The Chicago Bears were adamant that Corey Graham deserved to be a Pro Bowl player last season.
He led one of the league’s top special teams units in tackles with 25 – all of them solos – and is considered one of the best gunners in the league. Graham may have not gotten the nod with voters, but he’s expected to get the kind of respect that pays when he hits free agency.
He’ll be the youngest cornerback on the open market as the fifth-round draft pick from 2007 doesn’t turn 26 until Monday. Graham has started 10 games at cornerback for the Bears – nine of them in 2008 – and is a big cornerback at 6-foot, 198 pounds.
“Corey Graham is a starter as I see it,” coach Lovie Smith said during the scouting combine this offseason. “He's one of our core players.”
But the Bears might not value Graham enough to re-sign him. He had exactly two snaps on defense during the regular season, and Graham said before last season ended that he wanted to find a situation where he’d be given an opportunity to compete for a starting cornerback job. He finished fifth on the defense in tackles in ’08 despite starting only half the time when veteran Nathan Vasher was injured. So, he’s got experience and tape for other teams to consider.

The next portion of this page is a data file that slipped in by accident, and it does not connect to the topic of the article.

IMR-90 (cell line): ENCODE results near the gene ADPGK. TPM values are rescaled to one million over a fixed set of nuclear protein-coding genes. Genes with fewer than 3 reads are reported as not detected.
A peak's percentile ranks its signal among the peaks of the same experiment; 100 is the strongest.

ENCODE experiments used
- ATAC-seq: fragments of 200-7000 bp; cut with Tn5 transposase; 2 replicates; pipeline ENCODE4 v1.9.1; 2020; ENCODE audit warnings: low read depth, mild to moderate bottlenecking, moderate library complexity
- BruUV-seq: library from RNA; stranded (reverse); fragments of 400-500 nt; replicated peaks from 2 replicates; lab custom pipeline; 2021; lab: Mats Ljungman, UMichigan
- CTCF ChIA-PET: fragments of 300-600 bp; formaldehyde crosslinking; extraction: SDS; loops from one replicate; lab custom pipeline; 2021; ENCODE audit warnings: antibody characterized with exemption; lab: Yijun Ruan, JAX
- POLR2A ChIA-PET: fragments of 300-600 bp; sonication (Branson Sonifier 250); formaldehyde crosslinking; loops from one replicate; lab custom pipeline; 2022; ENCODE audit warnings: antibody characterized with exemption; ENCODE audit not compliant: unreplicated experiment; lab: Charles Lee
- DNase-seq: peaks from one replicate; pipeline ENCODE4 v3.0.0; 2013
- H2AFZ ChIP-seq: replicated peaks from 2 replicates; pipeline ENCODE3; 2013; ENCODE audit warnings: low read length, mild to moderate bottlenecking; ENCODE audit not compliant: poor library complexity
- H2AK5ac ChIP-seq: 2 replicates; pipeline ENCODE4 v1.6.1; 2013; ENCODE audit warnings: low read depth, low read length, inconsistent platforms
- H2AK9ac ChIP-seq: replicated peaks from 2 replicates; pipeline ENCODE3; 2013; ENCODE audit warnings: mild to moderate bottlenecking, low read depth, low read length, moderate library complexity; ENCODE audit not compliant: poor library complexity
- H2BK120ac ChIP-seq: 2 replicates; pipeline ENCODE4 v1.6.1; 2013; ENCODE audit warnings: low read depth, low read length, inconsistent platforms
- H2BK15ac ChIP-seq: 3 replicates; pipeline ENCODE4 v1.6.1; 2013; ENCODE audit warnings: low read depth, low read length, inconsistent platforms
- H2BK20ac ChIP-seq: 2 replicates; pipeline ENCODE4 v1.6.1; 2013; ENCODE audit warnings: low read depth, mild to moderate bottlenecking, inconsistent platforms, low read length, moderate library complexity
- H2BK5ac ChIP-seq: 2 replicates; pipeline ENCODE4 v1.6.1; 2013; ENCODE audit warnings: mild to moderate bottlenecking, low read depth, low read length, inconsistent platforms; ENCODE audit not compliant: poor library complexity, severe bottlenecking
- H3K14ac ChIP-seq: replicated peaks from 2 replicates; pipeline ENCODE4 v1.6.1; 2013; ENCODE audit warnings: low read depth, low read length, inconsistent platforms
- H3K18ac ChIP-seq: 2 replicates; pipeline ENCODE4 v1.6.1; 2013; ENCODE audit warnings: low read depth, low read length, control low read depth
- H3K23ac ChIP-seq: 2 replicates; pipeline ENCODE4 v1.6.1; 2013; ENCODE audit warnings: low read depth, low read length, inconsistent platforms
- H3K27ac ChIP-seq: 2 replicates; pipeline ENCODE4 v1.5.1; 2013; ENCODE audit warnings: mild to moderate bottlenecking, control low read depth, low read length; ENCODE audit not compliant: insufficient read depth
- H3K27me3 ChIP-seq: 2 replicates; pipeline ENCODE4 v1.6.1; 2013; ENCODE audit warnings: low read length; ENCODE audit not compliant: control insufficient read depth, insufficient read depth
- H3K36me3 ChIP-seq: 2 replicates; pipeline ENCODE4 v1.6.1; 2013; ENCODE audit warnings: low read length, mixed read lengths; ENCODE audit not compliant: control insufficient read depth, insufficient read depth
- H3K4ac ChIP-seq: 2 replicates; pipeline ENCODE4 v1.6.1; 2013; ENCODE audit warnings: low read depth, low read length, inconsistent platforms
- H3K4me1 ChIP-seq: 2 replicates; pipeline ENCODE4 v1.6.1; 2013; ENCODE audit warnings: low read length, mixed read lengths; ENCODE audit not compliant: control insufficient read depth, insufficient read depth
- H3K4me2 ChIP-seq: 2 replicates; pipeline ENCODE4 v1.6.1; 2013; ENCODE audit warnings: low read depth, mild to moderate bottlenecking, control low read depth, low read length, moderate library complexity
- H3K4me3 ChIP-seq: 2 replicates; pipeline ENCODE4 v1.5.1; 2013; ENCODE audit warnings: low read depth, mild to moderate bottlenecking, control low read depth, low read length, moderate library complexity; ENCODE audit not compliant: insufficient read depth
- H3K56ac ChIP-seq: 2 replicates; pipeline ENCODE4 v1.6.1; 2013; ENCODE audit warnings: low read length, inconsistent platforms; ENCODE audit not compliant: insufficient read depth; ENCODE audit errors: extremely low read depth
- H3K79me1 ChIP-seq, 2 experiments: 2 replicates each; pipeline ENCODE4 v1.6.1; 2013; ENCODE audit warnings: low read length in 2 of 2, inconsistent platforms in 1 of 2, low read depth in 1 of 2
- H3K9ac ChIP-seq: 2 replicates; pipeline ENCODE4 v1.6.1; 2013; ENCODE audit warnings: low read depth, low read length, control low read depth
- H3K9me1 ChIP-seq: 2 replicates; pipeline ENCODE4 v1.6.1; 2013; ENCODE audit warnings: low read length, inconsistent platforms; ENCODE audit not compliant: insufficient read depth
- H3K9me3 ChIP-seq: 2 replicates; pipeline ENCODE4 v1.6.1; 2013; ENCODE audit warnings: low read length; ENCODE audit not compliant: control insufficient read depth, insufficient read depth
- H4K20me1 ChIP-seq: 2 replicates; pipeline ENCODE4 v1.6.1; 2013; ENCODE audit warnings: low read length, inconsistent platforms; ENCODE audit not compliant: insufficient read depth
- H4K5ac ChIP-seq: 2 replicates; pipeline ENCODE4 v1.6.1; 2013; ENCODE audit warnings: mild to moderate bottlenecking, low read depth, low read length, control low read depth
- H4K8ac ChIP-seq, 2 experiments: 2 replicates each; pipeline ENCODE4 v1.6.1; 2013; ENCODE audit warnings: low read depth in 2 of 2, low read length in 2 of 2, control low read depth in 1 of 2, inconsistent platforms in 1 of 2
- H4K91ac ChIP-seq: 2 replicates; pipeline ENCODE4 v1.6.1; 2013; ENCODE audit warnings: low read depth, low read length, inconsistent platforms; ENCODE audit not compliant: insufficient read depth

“He just wants to go to a situation where he's going to be in a place to compete,” Graham's agent, Buddy Baker, said. “Corey doesn't expect to be given anything.”
The Cleveland Browns might want to make a play for Graham. Their special teams coordinator Chris Tabor just came from the Bears where he was an assistant. There has been talk about the New York Giants wanted to make specific moves to improve what was a poor special teams unit. Someone will be willing to give Graham a good contract.
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Brad Biggs covers the Bears for the Chicago Tribune